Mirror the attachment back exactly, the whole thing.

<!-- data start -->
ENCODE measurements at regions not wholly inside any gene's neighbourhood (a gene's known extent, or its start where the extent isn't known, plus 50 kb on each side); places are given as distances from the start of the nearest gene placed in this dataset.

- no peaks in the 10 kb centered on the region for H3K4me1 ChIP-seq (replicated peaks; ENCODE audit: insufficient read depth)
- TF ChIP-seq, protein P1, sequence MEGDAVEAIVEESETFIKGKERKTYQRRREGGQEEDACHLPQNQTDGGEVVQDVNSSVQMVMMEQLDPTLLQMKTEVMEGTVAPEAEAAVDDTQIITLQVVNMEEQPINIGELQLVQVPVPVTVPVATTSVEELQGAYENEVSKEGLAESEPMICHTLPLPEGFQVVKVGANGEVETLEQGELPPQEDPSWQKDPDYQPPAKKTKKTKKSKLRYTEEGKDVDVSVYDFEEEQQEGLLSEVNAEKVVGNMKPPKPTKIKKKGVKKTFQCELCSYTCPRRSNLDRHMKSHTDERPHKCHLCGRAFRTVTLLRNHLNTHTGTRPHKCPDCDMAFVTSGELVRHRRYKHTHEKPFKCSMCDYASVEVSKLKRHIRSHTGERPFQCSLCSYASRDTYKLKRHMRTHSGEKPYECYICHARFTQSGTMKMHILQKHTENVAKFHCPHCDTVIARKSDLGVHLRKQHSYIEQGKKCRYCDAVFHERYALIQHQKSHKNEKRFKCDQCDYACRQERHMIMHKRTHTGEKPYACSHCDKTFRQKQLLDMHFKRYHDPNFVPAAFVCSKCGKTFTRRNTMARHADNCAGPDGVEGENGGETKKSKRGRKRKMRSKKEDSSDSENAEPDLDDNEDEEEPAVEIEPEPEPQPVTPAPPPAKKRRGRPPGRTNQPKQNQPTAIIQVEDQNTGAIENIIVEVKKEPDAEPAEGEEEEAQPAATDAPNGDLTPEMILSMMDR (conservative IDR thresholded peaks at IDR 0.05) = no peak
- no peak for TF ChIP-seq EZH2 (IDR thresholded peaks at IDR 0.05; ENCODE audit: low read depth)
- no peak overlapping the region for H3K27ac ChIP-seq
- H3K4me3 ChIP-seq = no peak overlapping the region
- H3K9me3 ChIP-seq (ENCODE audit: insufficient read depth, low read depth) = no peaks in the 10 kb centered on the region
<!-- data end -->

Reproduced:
ENCODE measurements at regions not wholly inside any gene's neighbourhood (a gene's known extent, or its start where the extent isn't known, plus 50 kb on each side); places are given as distances from the start of the nearest gene placed in this dataset.

- no peaks in the 10 kb centered on the region for H3K4me1 ChIP-seq (replicated peaks; ENCODE audit: insufficient read depth)
- TF ChIP-seq, protein P1, sequence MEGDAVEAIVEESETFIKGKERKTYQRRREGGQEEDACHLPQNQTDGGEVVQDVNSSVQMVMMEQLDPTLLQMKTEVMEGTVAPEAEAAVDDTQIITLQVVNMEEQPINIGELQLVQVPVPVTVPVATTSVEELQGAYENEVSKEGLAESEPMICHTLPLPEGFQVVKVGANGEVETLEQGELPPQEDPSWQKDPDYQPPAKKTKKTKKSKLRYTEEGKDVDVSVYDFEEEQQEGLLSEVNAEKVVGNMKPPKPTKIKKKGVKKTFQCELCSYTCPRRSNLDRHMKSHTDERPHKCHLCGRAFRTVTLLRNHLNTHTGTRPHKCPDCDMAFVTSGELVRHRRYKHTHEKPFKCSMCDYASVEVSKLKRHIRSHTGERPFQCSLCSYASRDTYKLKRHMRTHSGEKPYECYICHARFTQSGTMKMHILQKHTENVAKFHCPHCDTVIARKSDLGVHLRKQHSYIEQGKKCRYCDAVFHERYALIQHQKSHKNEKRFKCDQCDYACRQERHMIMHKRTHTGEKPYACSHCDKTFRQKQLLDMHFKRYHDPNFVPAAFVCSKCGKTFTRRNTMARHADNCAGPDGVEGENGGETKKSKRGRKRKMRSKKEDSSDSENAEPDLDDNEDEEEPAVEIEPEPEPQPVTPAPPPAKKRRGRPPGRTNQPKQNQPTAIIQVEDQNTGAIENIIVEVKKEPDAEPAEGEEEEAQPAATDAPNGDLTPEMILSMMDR (conservative IDR thresholded peaks at IDR 0.05) = no peak
- no peak for TF ChIP-seq EZH2 (IDR thresholded peaks at IDR 0.05; ENCODE audit: low read depth)
- no peak overlapping the region for H3K27ac ChIP-seq
- H3K4me3 ChIP-seq = no peak overlapping the region
- H3K9me3 ChIP-seq (ENCODE audit: insufficient read depth, low read depth) = no peaks in the 10 kb centered on the region